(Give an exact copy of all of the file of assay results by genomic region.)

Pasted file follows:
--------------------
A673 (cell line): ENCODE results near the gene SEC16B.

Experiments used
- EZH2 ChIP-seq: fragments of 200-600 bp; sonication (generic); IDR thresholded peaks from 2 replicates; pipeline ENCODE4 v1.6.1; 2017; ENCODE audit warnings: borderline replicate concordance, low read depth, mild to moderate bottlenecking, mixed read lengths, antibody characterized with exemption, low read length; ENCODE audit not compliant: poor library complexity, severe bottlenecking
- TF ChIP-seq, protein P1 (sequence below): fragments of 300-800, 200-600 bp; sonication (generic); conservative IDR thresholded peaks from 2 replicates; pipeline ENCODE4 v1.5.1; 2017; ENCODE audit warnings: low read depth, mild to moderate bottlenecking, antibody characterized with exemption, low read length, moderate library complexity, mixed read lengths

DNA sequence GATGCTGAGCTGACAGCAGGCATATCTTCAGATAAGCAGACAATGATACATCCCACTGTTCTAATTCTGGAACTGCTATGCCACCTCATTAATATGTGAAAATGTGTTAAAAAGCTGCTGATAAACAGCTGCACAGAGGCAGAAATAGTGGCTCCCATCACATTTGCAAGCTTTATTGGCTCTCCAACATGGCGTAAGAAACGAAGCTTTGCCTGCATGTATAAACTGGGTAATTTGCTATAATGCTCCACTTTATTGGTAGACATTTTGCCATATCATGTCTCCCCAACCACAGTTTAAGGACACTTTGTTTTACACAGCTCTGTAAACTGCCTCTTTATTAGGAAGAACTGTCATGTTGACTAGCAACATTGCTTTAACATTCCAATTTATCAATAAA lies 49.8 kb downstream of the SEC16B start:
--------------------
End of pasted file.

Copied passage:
A673 (cell line): ENCODE results near the gene SEC16B.

Experiments used
- EZH2 ChIP-seq: fragments of 200-600 bp; sonication (generic); IDR thresholded peaks from 2 replicates; pipeline ENCODE4 v1.6.1; 2017; ENCODE audit warnings: borderline replicate concordance, low read depth, mild to moderate bottlenecking, mixed read lengths, antibody characterized with exemption, low read length; ENCODE audit not compliant: poor library complexity, severe bottlenecking
- TF ChIP-seq, protein P1 (sequence below): fragments of 300-800, 200-600 bp; sonication (generic); conservative IDR thresholded peaks from 2 replicates; pipeline ENCODE4 v1.5.1; 2017; ENCODE audit warnings: low read depth, mild to moderate bottlenecking, antibody characterized with exemption, low read length, moderate library complexity, mixed read lengths

DNA sequence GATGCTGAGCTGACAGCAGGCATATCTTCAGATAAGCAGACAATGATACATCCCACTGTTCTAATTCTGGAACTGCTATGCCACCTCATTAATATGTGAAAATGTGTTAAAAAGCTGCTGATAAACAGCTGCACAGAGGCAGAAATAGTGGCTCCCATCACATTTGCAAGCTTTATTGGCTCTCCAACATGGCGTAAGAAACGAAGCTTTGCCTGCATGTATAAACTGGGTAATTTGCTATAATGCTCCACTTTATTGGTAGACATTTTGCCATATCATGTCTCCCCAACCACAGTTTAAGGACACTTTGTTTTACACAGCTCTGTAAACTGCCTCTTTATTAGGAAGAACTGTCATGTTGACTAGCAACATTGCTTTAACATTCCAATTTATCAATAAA lies 49.8 kb downstream of the SEC16B start: